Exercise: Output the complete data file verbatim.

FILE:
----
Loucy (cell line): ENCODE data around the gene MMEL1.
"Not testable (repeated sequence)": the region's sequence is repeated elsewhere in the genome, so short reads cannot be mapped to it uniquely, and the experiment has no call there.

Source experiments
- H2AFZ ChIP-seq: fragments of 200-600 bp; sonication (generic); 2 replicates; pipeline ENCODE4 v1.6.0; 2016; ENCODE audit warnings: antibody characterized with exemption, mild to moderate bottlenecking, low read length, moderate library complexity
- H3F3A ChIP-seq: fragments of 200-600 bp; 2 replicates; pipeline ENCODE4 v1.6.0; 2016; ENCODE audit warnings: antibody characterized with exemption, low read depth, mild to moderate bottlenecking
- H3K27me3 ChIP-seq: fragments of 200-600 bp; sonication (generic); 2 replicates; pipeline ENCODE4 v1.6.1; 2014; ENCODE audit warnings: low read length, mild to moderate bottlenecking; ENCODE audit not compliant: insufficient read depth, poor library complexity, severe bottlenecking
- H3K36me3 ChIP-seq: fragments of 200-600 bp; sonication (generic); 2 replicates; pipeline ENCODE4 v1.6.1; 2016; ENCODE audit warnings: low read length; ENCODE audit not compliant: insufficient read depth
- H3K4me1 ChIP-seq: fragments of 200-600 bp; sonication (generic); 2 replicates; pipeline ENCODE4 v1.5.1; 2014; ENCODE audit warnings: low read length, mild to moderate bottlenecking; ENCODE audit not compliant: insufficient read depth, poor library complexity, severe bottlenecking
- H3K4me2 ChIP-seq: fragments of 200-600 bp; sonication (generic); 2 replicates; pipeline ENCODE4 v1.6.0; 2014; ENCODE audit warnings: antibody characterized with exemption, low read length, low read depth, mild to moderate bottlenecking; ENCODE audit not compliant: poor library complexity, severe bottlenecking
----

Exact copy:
Loucy (cell line): ENCODE data around the gene MMEL1.
"Not testable (repeated sequence)": the region's sequence is repeated elsewhere in the genome, so short reads cannot be mapped to it uniquely, and the experiment has no call there.

Source experiments
- H2AFZ ChIP-seq: fragments of 200-600 bp; sonication (generic); 2 replicates; pipeline ENCODE4 v1.6.0; 2016; ENCODE audit warnings: antibody characterized with exemption, mild to moderate bottlenecking, low read length, moderate library complexity
- H3F3A ChIP-seq: fragments of 200-600 bp; 2 replicates; pipeline ENCODE4 v1.6.0; 2016; ENCODE audit warnings: antibody characterized with exemption, low read depth, mild to moderate bottlenecking
- H3K27me3 ChIP-seq: fragments of 200-600 bp; sonication (generic); 2 replicates; pipeline ENCODE4 v1.6.1; 2014; ENCODE audit warnings: low read length, mild to moderate bottlenecking; ENCODE audit not compliant: insufficient read depth, poor library complexity, severe bottlenecking
- H3K36me3 ChIP-seq: fragments of 200-600 bp; sonication (generic); 2 replicates; pipeline ENCODE4 v1.6.1; 2016; ENCODE audit warnings: low read length; ENCODE audit not compliant: insufficient read depth
- H3K4me1 ChIP-seq: fragments of 200-600 bp; sonication (generic); 2 replicates; pipeline ENCODE4 v1.5.1; 2014; ENCODE audit warnings: low read length, mild to moderate bottlenecking; ENCODE audit not compliant: insufficient read depth, poor library complexity, severe bottlenecking
- H3K4me2 ChIP-seq: fragments of 200-600 bp; sonication (generic); 2 replicates; pipeline ENCODE4 v1.6.0; 2014; ENCODE audit warnings: antibody characterized with exemption, low read length, low read depth, mild to moderate bottlenecking; ENCODE audit not compliant: poor library complexity, severe bottlenecking